a sword or dagger
to prune with the knife
to cut or stab with a knife
Etymology: [OE. knif, AS. cnf; akin to D. knijf, Icel. knfr, Sw. knif, Dan. kniv.]
A knife is a cutting tool with a cutting edge or blade, hand-held or otherwise, with or without a handle. Knife-like tools were used at least two-and-a-half million years ago, as evidenced by the Oldowan tools. Originally made of rock, bone, flint, and obsidian, knives have evolved in construction as technology has, with blades being made from bronze, copper, iron, steel, ceramics, and titanium. Many cultures have their unique version of the knife. Due to its role as humankind's first tool, certain cultures have attached spiritual and religious significance to the knife. Most modern-day knives follow either a fixed-blade or a folding construction style, with blade patterns and styles as varied as their makers and countries of origin.
Chambers 20th Century Dictionary
nīf, n. an instrument for cutting: a sword or dagger:—pl. Knives (nīvz).—v.t. to stab with a knife: (Amer.) to try to destroy a political candidate's chances by a treacherous attack.—ns. Knife′-and-fork′, a trencherman; Knife′-board, a board on which knives are cleaned: (coll.) the seat running along the top of an omnibus; Knife′-boy, a boy employed in cleaning knives; Knife′-edge (mech.), a sharp piece of steel like a knife's edge serving as the axis of a balance, &c.; Knife′-grind′er, one who grinds or sharpens knives; Knife′-mon′ey, a knife-shaped bronze currency formerly used in China; Knife′-rest, a glass or metal utensil on which to rest a carving-knife or fork; Knife′-tray, a tray for holding knives.—War to the knife, mortal combat. [A.S. cníf: Ger. kneif, knife, kneifen, to nip.]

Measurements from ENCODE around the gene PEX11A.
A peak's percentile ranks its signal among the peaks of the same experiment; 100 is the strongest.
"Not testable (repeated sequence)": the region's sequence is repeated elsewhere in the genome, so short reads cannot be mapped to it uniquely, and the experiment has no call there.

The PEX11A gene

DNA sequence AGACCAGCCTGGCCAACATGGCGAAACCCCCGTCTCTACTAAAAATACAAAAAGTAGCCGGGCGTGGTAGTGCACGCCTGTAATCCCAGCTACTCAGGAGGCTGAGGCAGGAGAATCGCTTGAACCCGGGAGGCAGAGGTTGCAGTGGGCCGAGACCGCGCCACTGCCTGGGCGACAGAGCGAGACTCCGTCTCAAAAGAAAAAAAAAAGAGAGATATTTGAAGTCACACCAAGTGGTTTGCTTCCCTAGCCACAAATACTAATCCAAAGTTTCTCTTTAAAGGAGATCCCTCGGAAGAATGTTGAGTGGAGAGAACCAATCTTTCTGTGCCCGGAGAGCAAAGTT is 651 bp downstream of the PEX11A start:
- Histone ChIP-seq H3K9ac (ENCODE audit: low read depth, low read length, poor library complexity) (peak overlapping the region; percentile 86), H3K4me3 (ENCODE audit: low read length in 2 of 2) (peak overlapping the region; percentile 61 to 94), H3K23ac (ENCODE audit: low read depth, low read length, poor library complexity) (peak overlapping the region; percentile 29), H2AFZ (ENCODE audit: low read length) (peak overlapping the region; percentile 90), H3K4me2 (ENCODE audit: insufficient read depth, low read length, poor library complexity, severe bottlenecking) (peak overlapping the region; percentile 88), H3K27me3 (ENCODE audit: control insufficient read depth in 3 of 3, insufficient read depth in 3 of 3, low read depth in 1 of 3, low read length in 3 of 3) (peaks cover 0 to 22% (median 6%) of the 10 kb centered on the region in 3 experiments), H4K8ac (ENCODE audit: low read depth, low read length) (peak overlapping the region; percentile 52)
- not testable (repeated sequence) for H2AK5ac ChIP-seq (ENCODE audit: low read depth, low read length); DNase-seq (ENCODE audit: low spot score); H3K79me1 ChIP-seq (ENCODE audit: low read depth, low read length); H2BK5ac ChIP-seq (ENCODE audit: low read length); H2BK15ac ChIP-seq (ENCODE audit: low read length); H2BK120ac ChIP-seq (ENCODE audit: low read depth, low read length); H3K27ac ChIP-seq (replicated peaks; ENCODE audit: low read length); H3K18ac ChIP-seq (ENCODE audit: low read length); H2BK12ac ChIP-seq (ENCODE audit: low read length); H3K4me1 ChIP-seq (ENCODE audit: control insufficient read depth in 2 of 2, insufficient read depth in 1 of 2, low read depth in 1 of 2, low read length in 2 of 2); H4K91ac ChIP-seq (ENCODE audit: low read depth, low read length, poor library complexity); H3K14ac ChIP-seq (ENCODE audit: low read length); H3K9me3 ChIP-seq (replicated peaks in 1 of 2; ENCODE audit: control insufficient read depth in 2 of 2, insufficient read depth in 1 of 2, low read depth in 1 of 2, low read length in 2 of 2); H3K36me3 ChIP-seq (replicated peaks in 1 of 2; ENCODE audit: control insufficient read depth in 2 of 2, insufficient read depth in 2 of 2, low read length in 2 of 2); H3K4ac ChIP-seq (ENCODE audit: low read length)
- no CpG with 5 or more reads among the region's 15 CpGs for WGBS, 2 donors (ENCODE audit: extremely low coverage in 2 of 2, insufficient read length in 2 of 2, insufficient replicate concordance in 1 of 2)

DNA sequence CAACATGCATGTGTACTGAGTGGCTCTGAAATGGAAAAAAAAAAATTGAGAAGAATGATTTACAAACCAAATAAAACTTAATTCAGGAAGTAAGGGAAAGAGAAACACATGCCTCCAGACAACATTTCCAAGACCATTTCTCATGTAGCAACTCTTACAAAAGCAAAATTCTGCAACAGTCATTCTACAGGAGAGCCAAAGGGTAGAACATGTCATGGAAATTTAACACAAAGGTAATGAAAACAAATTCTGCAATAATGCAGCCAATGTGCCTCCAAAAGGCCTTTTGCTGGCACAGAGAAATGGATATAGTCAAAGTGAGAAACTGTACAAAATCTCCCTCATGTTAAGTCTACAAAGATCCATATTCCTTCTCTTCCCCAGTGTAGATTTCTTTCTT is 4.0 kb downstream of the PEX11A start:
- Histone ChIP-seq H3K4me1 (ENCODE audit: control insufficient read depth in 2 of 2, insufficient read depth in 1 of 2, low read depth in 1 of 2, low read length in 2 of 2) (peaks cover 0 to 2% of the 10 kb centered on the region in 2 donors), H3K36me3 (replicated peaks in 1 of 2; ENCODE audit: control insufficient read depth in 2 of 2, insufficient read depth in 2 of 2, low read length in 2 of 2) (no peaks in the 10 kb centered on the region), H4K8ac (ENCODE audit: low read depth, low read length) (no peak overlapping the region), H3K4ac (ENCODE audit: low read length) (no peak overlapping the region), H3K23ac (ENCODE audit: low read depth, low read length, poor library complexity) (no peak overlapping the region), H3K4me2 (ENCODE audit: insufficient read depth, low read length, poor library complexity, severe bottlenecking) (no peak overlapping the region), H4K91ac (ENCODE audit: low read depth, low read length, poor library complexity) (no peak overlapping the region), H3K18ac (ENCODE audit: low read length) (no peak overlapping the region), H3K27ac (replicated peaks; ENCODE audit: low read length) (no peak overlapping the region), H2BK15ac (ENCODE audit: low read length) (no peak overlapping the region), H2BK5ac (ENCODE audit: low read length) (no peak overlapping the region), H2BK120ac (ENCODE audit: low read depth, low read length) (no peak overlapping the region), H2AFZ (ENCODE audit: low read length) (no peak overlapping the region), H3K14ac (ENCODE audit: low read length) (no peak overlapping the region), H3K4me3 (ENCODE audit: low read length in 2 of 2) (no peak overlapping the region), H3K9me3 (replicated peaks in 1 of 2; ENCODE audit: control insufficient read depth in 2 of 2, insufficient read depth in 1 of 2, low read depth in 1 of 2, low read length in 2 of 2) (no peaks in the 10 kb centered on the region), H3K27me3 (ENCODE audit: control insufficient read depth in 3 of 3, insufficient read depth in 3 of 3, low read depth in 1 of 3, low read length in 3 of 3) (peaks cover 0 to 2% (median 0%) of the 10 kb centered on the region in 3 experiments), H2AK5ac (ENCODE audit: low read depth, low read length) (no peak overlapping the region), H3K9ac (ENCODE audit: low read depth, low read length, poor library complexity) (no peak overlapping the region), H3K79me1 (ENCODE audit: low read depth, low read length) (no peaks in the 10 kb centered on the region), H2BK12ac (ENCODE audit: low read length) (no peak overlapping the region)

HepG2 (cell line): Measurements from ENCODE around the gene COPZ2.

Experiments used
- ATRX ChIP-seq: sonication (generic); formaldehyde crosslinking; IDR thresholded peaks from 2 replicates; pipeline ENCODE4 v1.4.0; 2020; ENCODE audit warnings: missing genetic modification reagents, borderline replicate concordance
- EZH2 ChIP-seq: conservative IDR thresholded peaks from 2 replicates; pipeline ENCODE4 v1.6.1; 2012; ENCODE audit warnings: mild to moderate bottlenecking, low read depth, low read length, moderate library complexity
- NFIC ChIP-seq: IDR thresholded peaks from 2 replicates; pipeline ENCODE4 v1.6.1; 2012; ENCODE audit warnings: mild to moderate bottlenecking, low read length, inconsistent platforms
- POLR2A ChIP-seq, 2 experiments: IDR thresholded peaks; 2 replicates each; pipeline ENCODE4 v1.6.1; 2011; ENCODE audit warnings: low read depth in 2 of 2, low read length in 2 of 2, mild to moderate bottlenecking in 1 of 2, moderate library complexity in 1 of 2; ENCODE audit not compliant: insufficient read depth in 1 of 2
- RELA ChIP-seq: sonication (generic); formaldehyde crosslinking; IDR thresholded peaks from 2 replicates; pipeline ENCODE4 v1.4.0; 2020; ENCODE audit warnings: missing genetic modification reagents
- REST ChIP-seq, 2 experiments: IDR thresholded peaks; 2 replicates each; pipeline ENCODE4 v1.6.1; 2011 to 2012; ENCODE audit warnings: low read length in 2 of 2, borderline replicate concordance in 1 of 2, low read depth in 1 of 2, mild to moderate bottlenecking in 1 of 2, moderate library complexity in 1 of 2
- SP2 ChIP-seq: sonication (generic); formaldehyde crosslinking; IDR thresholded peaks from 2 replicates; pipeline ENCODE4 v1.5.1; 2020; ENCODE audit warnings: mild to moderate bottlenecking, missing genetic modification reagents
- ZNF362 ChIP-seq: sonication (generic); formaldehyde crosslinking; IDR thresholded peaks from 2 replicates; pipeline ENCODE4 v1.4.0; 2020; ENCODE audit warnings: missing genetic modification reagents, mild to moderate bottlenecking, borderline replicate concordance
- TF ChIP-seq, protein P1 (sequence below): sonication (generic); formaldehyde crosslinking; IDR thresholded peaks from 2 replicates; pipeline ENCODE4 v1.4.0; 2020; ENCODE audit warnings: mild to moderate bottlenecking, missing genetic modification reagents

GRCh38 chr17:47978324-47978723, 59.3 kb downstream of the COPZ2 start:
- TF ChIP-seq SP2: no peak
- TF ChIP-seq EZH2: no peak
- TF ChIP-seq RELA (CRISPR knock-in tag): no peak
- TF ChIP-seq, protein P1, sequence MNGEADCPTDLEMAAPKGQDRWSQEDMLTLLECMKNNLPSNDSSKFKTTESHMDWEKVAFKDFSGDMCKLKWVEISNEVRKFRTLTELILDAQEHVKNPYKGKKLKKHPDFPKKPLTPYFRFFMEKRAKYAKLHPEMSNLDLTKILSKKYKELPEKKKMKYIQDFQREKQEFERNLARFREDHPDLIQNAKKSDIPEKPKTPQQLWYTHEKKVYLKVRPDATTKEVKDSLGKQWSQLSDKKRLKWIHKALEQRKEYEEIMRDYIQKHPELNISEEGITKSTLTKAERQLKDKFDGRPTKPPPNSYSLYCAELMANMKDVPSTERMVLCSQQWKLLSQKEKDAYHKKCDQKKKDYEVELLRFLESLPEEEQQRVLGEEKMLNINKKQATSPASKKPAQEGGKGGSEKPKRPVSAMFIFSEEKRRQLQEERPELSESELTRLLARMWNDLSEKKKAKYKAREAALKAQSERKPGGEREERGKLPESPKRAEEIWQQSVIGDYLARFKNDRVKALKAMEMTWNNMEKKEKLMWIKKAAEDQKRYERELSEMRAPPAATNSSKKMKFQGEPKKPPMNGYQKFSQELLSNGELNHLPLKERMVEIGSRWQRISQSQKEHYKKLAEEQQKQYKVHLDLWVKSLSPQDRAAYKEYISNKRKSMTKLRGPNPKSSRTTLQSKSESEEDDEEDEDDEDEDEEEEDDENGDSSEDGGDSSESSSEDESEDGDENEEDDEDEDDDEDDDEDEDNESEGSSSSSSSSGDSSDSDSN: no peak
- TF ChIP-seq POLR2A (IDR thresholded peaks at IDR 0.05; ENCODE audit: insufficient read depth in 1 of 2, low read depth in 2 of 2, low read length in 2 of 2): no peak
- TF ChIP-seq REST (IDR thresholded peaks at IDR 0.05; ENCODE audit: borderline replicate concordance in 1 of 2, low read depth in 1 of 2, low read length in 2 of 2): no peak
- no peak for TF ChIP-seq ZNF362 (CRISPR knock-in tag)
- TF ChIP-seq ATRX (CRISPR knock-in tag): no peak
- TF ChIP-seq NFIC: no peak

Dictionary of Nautical Terms
An old name for a dagger: thus Lady Macbeth-- "That my keen knife see not the wound it makes."
Song lyrics by knife -- Explore a large variety of song lyrics performed by knife on the Lyrics.com website.
British National Corpus
Spoken Corpus Frequency
Rank popularity for the word 'Knife' in Spoken Corpus Frequency: #3678
Written Corpus Frequency
Rank popularity for the word 'Knife' in Written Corpus Frequency: #3130
Rank popularity for the word 'Knife' in Nouns Frequency: #1294
The numerical value of Knife in Chaldean Numerology is: 3
The numerical value of Knife in Pythagorean Numerology is: 9